Bryan first points out that there were certainly Jews who believed that God made exceptions of some special people from the normal course of events. In terms of death, he notes, some special people could be transformed or exalted to heaven instead of dying. But is it not true that none of this involves resurrection? Yes, Bryan agrees, but to make this point is “specious” because: “The language was not used because, in the minds of the authors and their communities, they had not died.”

But this is arguing in a circle. Essentially Bryan is arguing that the language of resurrection was not used because they were not even in a condition where they would be subject to resurrection. In addition, Bryan’s point only magnifies our own: Yes, this could happen to “special people.” And thus, our very point: The Christian missionaries would need to prove that Jesus was special in order for people to believe in his Resurrection.

I don’t hold to all the arguments Bryan critiques by any means. That said, the prime argument of his that relates to my arguments is a demonstrable failure. 

Beyond this, we see that many critics commit the classic error of base fundamentalist atheists like C. Dennis McKinsey, who designated anything and everything as a “resurrection” by redefining the term to include men like Noah or Moses who were given angelic bodies. As I noted, though, even if we accept these as “resurrections” they just prove the point. Early Christians would be saying that Jesus was on a par with Noah and Moses. It is playing the fool to redefine “resurrection” to include such events. (If those are “resurrections,” then Popeye was “resurrected” after he ate spinach.) Transformations like those of Moses and Noah were ways to get around the exact problem posed by the resurrection of Jesus. Moses and Noah could NOT have been resurrected, because that was a process specifically reserved for end-time judgment.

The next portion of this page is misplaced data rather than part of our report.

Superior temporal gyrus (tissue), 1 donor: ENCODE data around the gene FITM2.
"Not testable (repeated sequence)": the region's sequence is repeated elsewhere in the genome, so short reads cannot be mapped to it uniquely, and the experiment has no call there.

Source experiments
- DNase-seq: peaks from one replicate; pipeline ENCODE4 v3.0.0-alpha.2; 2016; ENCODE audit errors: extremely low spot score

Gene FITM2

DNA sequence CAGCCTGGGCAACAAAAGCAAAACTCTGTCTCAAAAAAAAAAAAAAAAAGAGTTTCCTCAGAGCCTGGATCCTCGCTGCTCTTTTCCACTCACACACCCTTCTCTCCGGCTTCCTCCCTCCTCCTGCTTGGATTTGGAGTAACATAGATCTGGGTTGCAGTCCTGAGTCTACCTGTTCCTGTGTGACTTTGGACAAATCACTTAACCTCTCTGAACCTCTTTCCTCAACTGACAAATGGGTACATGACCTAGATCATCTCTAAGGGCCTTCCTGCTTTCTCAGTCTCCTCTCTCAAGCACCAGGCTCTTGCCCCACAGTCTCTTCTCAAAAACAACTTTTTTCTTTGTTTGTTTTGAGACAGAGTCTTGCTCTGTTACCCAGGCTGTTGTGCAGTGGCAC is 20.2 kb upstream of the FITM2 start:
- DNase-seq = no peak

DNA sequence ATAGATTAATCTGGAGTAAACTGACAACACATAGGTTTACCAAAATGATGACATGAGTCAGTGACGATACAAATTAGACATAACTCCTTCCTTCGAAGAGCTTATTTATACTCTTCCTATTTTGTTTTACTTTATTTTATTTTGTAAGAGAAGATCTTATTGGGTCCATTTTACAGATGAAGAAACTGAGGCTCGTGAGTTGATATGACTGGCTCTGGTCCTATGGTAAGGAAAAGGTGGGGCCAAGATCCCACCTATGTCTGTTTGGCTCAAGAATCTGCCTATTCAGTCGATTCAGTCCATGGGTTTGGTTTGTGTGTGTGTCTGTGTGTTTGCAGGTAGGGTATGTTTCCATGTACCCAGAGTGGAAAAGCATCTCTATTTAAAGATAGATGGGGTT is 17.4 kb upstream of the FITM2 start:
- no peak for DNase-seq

In my next entry, I’ll discuss some more attempts to get around this problem the way McKinsey or Acharya S did: By redefining “resurrection” Humpty Dumpty style to mean whatever the critic wants it to mean.